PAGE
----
The notorious clashes between the warring tribes of Mods and Rockers during the 1960s formed the centrepiece of Franc Roddam’s loose adaptation of The Who’s 1973 ‘rock opera’ double album of the same name. The opposing youth cults descended on England’s seaside resorts on bank holiday ‘weekenders’, often with violent and chaotic consequences for themselves, residents and tourists alike.
The riot’s in Brighton became the most infamous; with numerous arrests and running battles fought between the gangs and riot police. In Roddam’s movie they exacerbate Jimmy’s unraveling mental state as well as providing a snapshot of the generational divide in one of it’s most antagonistic phases. Whilst the punk scene and later the illegal rave scene caused their own controversies it was the unbridled enmity and violence between the Mods and Rockers that cemented their unruly reputations in the minds of the authorities and general public.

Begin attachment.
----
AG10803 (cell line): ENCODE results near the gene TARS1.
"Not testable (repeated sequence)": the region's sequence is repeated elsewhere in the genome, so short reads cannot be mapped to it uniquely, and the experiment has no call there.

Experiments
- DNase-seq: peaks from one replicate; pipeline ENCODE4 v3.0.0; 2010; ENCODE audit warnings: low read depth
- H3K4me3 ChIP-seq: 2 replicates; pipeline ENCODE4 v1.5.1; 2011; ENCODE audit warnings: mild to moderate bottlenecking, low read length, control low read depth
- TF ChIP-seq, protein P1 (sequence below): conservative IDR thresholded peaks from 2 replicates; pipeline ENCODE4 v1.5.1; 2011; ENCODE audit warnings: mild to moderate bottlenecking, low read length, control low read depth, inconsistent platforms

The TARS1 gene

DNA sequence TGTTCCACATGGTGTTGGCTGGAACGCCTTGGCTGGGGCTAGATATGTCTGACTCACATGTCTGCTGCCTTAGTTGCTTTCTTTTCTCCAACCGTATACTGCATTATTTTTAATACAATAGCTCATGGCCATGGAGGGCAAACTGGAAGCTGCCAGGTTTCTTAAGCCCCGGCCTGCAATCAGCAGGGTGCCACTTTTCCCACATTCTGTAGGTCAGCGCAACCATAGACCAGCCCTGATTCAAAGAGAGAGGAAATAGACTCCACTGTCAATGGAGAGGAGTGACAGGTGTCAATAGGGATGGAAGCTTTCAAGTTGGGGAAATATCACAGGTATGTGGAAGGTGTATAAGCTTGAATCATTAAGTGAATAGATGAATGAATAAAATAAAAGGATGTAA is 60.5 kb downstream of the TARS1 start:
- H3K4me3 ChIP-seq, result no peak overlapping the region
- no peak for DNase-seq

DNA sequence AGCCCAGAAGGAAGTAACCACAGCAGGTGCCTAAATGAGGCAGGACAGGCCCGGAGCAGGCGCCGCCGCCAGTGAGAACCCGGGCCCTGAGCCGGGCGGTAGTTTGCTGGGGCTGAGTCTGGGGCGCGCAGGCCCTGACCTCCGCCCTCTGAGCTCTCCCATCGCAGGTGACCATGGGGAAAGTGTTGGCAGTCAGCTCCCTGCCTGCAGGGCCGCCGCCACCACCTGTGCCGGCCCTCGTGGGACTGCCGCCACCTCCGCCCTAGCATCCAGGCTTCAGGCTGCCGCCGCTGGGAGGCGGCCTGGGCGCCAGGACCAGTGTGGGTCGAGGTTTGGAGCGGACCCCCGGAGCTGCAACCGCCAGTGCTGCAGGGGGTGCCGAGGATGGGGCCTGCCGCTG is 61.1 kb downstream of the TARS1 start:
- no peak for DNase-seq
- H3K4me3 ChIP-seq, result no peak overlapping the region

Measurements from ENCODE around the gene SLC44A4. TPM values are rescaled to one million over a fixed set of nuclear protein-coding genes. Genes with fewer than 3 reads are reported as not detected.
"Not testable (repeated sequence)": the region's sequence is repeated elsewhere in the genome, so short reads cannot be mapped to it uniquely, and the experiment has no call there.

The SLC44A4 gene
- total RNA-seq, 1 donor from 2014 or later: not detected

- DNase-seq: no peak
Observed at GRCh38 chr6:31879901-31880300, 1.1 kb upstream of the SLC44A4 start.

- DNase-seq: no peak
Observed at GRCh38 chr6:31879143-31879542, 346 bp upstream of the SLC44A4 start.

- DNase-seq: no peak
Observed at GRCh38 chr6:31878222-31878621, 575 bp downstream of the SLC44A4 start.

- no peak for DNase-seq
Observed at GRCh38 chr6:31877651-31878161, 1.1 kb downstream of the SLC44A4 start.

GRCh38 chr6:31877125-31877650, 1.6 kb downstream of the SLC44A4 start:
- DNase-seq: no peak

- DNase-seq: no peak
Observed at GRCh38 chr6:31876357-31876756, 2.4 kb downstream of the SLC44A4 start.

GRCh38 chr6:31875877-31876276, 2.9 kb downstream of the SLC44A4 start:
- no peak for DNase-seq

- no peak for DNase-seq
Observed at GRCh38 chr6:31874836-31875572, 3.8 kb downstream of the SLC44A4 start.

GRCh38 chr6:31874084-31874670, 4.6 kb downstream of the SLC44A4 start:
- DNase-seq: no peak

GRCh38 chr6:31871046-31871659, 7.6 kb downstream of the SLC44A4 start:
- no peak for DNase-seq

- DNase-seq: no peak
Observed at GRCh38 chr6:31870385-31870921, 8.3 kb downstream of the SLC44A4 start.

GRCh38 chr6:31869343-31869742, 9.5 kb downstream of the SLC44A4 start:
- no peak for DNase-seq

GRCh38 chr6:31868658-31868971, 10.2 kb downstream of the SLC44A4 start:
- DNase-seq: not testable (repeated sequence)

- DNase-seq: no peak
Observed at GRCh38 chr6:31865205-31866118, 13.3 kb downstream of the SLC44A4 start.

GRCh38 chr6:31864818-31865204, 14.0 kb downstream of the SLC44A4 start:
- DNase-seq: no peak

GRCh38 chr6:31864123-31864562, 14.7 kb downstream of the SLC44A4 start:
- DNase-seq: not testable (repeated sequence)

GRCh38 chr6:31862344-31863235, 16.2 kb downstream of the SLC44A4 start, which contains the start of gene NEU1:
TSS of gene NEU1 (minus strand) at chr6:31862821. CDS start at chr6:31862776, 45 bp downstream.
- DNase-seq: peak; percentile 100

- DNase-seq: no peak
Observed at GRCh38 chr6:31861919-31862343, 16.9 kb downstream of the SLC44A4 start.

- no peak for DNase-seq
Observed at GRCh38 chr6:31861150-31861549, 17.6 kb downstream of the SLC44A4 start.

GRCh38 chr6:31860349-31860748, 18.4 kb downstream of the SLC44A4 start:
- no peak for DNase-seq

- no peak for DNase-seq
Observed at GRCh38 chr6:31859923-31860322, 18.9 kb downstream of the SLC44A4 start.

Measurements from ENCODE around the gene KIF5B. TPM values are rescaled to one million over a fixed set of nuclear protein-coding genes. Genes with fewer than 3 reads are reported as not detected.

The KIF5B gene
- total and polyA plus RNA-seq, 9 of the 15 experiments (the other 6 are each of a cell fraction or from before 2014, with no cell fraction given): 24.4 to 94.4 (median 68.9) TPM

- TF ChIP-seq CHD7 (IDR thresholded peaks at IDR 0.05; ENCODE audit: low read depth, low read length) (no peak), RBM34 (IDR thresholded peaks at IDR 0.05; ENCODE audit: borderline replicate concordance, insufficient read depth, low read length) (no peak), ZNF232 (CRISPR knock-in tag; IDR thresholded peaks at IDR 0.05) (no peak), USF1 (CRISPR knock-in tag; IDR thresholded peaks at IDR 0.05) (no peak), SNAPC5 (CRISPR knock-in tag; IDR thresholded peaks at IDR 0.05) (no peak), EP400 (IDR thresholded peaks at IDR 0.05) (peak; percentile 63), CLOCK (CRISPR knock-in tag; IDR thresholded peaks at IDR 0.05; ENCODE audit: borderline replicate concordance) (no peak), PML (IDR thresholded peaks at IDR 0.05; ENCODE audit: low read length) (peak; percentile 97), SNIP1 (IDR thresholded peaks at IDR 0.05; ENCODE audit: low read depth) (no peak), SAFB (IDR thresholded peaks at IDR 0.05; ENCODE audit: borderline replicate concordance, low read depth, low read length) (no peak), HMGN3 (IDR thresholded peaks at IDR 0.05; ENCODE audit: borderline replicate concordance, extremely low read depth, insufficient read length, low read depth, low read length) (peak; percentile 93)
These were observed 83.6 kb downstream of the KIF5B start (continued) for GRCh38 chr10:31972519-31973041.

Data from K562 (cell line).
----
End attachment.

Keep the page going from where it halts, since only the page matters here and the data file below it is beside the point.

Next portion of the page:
The Who’s seminal album and Roddam’s screen version of the story were largely responsible for the Mod revival of the 1970s, with hordes of teenagers once again donning the sharp suits and parkas, embracing the likes of The Jam and The Lambrettas and continuing the tradition for scooter runs and ‘weekenders’ to Brighton, Margate, Hastings and Southend. The album and the film have become landmark moments in British popular culture.
Nowadays the city of Brighton and Hove runs regular Quadrophenia walking tours, taking in the film’s shooting locations, websites are devoted to the film, and gangs of scooterists still do the run to Brighton; these days however they are fueled by nostalgia rather than rebellion.